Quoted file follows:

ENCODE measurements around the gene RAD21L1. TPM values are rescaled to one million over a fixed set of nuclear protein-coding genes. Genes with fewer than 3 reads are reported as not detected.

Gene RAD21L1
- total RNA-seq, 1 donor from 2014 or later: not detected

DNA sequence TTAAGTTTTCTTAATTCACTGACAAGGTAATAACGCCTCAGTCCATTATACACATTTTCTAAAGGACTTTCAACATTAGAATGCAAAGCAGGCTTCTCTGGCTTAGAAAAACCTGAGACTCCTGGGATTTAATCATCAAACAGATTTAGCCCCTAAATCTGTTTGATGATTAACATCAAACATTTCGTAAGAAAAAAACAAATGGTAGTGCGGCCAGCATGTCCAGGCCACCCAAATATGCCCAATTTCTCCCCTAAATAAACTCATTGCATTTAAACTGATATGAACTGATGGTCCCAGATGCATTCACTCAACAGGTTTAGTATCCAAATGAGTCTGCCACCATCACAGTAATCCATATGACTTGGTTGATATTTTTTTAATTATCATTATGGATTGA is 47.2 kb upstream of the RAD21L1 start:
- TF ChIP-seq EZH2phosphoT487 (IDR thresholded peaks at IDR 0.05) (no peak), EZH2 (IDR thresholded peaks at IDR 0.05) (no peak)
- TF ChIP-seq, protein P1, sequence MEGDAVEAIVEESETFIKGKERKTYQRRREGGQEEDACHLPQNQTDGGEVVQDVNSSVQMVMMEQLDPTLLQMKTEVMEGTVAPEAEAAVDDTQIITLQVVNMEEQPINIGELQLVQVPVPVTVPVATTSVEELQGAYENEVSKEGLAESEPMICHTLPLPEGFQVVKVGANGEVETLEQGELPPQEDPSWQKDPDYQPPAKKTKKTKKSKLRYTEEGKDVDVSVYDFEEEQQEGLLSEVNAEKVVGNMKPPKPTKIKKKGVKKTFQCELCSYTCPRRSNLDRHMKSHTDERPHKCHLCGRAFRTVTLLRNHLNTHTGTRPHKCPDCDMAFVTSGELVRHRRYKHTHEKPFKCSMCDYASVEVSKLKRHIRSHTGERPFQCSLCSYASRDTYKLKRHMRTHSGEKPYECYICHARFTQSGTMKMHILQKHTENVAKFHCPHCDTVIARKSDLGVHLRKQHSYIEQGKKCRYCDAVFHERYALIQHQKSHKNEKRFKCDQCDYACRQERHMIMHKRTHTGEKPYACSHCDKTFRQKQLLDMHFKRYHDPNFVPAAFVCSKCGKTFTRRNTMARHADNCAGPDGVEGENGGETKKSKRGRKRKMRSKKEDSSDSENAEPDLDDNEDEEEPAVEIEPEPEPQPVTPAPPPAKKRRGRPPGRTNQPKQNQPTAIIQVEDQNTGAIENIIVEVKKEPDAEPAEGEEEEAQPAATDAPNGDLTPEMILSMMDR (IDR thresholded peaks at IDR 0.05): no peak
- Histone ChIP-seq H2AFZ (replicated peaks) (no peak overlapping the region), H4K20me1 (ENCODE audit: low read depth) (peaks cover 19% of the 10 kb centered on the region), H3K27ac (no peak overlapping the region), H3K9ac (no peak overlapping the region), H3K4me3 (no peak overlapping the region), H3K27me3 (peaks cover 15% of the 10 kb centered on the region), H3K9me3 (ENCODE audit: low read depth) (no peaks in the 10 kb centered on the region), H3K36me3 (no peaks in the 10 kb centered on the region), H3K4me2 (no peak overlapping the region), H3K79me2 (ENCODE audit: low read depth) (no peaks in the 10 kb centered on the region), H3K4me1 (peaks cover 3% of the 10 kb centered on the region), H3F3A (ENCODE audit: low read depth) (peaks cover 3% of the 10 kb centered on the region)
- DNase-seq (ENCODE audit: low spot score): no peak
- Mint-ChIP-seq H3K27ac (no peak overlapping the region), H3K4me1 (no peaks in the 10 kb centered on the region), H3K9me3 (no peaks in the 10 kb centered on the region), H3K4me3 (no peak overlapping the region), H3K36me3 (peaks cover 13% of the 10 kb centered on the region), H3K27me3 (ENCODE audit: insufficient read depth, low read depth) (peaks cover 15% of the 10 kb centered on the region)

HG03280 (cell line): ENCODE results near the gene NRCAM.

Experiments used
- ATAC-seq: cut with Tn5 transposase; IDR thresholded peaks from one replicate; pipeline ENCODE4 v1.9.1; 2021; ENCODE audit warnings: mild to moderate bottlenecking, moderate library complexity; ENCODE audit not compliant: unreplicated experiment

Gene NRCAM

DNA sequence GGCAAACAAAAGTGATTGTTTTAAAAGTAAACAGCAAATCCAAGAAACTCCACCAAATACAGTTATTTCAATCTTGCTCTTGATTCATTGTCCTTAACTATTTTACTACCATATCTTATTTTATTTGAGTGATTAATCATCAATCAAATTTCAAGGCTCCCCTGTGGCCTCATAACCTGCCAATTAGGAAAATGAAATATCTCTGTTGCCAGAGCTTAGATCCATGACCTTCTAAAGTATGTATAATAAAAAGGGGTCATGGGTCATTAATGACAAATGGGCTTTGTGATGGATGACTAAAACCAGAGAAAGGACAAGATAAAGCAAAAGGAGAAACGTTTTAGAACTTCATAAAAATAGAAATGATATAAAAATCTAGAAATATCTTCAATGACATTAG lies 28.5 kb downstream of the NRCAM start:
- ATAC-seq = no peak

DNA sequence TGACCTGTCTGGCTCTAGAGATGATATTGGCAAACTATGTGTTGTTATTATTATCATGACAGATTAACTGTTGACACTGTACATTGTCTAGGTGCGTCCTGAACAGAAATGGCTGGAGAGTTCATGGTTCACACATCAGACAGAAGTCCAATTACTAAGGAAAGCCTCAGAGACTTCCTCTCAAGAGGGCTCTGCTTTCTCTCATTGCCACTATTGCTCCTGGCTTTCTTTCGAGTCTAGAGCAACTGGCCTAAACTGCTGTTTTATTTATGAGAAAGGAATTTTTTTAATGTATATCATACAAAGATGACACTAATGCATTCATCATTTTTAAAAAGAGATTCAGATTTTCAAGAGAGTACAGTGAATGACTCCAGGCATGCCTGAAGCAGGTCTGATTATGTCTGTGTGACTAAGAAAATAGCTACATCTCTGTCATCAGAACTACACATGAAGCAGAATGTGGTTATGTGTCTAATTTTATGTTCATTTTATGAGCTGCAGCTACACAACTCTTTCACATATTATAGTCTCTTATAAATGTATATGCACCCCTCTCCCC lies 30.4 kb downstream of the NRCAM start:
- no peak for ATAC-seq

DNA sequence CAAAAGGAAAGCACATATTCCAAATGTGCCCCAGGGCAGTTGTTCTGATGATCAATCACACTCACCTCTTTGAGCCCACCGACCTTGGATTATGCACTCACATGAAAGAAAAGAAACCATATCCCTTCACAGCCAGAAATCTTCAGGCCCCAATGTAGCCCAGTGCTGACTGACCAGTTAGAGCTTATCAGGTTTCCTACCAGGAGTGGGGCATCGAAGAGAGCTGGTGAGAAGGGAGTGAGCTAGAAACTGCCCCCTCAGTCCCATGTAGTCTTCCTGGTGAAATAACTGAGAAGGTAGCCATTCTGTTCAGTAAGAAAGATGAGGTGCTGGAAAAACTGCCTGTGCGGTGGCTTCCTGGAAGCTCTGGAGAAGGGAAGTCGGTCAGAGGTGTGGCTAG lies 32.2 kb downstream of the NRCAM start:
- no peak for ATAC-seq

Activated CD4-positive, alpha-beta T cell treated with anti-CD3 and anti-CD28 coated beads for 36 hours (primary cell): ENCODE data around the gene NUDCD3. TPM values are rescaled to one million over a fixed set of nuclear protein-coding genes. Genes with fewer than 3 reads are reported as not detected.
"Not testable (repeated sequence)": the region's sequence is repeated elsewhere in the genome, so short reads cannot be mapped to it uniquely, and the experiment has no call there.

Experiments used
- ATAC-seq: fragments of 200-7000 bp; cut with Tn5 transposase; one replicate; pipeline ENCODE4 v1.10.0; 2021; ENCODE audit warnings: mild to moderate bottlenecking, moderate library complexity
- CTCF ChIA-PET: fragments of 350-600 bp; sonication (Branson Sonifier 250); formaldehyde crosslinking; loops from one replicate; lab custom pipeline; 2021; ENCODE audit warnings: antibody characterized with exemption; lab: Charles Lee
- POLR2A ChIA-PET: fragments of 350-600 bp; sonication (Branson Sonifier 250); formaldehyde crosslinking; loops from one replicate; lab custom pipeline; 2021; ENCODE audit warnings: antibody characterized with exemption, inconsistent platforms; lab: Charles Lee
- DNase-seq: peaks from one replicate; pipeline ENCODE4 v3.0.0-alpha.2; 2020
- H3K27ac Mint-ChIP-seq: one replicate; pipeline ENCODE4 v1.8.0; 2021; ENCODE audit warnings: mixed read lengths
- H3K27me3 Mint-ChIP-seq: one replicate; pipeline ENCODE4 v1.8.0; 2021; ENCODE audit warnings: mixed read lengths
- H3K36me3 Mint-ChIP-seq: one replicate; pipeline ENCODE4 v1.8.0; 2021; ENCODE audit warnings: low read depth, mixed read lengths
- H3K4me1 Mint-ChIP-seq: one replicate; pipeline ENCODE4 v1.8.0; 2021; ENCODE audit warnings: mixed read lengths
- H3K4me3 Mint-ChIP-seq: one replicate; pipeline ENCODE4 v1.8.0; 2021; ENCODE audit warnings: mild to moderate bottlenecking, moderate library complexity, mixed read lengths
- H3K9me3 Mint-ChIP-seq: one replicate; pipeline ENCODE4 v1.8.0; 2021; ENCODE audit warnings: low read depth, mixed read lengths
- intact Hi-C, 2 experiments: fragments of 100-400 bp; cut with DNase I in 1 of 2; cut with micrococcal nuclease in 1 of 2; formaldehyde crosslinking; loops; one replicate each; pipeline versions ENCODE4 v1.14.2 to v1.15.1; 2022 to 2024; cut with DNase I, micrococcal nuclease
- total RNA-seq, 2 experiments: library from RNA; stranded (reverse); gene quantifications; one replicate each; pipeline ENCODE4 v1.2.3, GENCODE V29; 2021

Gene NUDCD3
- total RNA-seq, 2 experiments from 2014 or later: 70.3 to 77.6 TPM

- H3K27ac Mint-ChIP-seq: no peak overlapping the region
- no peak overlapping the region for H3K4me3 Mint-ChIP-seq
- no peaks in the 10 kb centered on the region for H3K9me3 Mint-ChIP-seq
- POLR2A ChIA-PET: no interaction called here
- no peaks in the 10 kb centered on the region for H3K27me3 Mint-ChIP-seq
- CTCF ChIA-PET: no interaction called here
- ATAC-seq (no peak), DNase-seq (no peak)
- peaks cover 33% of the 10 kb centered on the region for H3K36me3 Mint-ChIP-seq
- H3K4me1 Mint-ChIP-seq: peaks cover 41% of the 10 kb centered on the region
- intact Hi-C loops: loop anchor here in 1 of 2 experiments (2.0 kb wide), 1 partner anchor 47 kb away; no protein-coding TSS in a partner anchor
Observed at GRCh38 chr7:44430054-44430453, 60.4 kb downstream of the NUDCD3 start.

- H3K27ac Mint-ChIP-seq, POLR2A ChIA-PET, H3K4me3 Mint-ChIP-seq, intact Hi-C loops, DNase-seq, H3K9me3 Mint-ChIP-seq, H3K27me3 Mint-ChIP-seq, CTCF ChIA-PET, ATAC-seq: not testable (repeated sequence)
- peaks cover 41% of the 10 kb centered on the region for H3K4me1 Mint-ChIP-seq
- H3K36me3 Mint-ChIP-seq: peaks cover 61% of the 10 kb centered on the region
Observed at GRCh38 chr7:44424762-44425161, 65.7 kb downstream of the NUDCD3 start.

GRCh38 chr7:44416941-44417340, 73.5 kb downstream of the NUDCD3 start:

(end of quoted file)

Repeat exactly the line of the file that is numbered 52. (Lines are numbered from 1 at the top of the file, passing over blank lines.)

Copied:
GRCh38 chr7:44416941-44417340, 73.5 kb downstream of the NUDCD3 start: